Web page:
Contract Risk and Opportunities

Running head: CONTRACT RISK AND OPPORTUNITIESContract Risk and Opportunities
University of PhoenixContract Risk and Opportunities
A thoughtful and precisely written contract that allows for all parties involved a thorough understanding of every detail and all expectations and procedures will provide a beneficial working relationship for all parties involved. Creating a contract that has the ability to expand and contract within a working relationship, as air does in our lungs without thought, creates a more effortless situation that in the end will minimize misunderstands and disagreements. If, in this case, C-S and Span had been more specific in the offer and C-S in the demands, many of the disputes could have been avoided. A contract is a legal and binding agreement between two or more parties if it includes the following:
Offer: a specific proposal to enter into an agreement with another. An offer is essential to the formation of an enforceable contract. An offer and acceptance of the offer creates the contract (Hill & Hill, 2005).
Acceptance: receiving something from another with the intent to keep it, and showing that this was based on a previous agreement (Hill & Hill, 2005).
Consideration: consideration is a benefit which must be bargained for between the parties, and is the essential reason for a party entering into a contract. Consideration must be of value (at least to the parties), and is exchanged for the performance or promise of performance by the other party (such performance itself is consideration) (Hill & Hill, 2005).
There are other legal requirements that must be met such as the parties involved must be of legal age and sound mind. Minors and people with proven limited mental capacity are forbidden to enter into contracts. Contractual agreements involving Illegal activities such as selling drugs are not valid and are unenforceable. Any contract that goes against public policy is also unenforceable, such as offering to pay someone to walk through town naked. ???The one-year contract between Span and C-S is worth 6 million. C-S??™s bigger e-CRM order is in the pipeline, and chances of Span getting the order hinge on the performance of this contract??? (University of Phoenix [UOP], 2009). Span??™s objective must be to exceed C-S??™s expectations on all levels in order to insure, or at least improve the chances of Span getting the e-CRM project. A contract that spells out all details regarding performance and expectation by both companies will at least allow the possibility of exceeding aforementioned expectations.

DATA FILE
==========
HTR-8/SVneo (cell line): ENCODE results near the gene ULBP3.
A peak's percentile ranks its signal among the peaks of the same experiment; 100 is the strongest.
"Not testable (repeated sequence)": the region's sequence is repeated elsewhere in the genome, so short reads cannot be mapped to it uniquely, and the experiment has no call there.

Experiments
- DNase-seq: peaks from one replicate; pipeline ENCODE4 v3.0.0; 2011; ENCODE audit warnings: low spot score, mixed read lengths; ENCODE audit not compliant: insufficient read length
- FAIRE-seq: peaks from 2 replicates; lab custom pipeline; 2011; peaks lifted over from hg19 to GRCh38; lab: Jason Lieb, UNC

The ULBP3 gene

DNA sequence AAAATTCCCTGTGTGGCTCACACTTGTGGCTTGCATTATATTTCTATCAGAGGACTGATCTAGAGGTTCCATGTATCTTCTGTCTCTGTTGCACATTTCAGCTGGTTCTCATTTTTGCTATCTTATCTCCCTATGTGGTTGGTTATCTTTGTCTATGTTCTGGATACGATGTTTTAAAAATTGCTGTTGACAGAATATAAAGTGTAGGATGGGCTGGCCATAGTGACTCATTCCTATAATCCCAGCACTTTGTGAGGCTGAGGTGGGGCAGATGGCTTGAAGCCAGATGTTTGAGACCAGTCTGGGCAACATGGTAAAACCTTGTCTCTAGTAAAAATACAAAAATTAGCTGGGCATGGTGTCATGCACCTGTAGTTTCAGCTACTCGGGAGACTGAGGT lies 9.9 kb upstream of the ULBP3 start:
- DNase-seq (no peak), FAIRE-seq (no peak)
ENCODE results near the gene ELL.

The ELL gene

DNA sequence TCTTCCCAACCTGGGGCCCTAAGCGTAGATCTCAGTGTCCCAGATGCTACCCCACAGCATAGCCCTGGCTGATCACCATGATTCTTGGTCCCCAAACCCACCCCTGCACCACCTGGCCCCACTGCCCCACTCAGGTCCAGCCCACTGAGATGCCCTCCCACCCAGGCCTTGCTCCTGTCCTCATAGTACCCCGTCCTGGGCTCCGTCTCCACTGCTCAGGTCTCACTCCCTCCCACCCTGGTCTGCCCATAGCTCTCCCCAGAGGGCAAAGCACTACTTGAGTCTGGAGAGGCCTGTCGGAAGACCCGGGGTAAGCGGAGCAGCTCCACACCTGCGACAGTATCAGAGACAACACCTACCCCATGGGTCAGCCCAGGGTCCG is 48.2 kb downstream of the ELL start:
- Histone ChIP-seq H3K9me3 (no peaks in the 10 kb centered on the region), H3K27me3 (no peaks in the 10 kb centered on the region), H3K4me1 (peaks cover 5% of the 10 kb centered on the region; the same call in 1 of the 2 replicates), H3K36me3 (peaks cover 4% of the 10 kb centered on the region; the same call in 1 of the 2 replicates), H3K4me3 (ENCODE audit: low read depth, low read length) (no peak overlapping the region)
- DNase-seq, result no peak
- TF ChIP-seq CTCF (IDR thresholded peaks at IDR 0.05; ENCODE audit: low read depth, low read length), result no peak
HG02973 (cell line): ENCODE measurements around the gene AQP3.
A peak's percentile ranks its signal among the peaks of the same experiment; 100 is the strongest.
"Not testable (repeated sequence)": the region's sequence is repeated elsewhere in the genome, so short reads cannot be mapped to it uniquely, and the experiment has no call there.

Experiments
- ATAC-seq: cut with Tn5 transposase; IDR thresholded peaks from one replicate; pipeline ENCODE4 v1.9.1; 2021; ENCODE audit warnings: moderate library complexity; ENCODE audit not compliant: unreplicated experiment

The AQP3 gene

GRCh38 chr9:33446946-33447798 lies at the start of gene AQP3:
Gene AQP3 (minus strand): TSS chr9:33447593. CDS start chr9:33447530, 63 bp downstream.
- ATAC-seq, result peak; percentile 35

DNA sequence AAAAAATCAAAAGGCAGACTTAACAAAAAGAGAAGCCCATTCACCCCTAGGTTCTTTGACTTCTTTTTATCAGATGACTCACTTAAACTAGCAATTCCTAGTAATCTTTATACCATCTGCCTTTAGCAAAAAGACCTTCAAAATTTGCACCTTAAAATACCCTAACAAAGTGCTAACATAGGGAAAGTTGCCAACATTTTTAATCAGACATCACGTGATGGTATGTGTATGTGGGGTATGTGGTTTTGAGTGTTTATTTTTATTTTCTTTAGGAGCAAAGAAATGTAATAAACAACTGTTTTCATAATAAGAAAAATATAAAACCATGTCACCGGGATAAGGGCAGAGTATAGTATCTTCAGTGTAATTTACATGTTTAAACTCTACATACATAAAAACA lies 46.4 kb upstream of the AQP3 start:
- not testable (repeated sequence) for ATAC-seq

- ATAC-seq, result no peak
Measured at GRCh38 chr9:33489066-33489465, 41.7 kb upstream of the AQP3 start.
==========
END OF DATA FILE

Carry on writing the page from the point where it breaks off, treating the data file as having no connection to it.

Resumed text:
Contractual details between C-S and Span Systems
In the simulation Citizen-Schwarz AG (C-S) and Span Systems showed offer and acceptance by Span offering to create software for C-S, and C-S accepting the offer in exchange for payment. A promise of services in exchange for payment was made, thereby satisfying a legal requirement, consideration. This agreement is in accordance with the law, and satisfies all legal requirements. C-S agreed to pay Span $6 million to create software that would increase the banks ability and efficiency in various bank transactions.
More likely than not, a dispute arises due to lack of clarity concerning a party??™s obligation. C-S must more carefully consider the kind of product they want, a way to measure quality, and what kind of time frame for delivery of said product would be desirable. The current agreement for performance states ???Performance: ??¦neither party may cancel this agreement, in whole or in part, subsequent to more than fifty percent of the consideration having been tendered by the other.??? (University of Phoenix [UOP], 2009). This performance clause must be rewritten in order to move forward in a mutually beneficial manner.
Performance per contract is considered met when the ???successful execution of a contract, or fulfillment of an obligation, in a manner that releases the performer from all liabilities under the contract??? (Luthra, 2009) is achieved. Span has not met these obligations in total thus far, and begs the question – at what point can/cannot C-S rescind the contract. The ambiguity surrounding the determination of how to measure the quality of work and what to do when C-S requests changes that are above and beyond the agreed pervue must be what is rewritten in the new contract. Per original contract within the Performance Clause if 50% or more of the work is complete (C-S is claiming only 40% is complete) (UOP, 2009) at acceptable levels of quality, neither party may rescind the contract.
The new Performance Clause includes:
??? specific time frames specifying when work is to be completed, as a percentage
??? definition of what constitutes ???quality work???
??? all changes not agreed upon in the original contract will require ???change orders???
??? regular communication at the project level
??? a Change Control Board with 2 members from companies on the board
With the combined effort of both companies a Change Control Board can monitor, accept, or deny requested changes as normal and acceptable changes according to the contract. If not considered normal the board can extend Span??™s due date per change and assess a fee to C-S based on an aggregated scale of work and/or time.References
Hill, G. N., & Hill, K. T. (2005). Offer. Retrieved May 29, 2009, from
Hill, G. N., & Hill, K. T. (2005). consideration. Retrieved May 29, 2009, from
Hill, G. T., & Hill, K. N. (2005). Acceptance. Retrieved May 29, 2009, from
Luthra, V. (2009). Performance. Retrieved May 29, 2009, from
University of Phoenix (2009). Legal Environment of Business: Contract Creation and Management . Retrieved May 29, 2009, from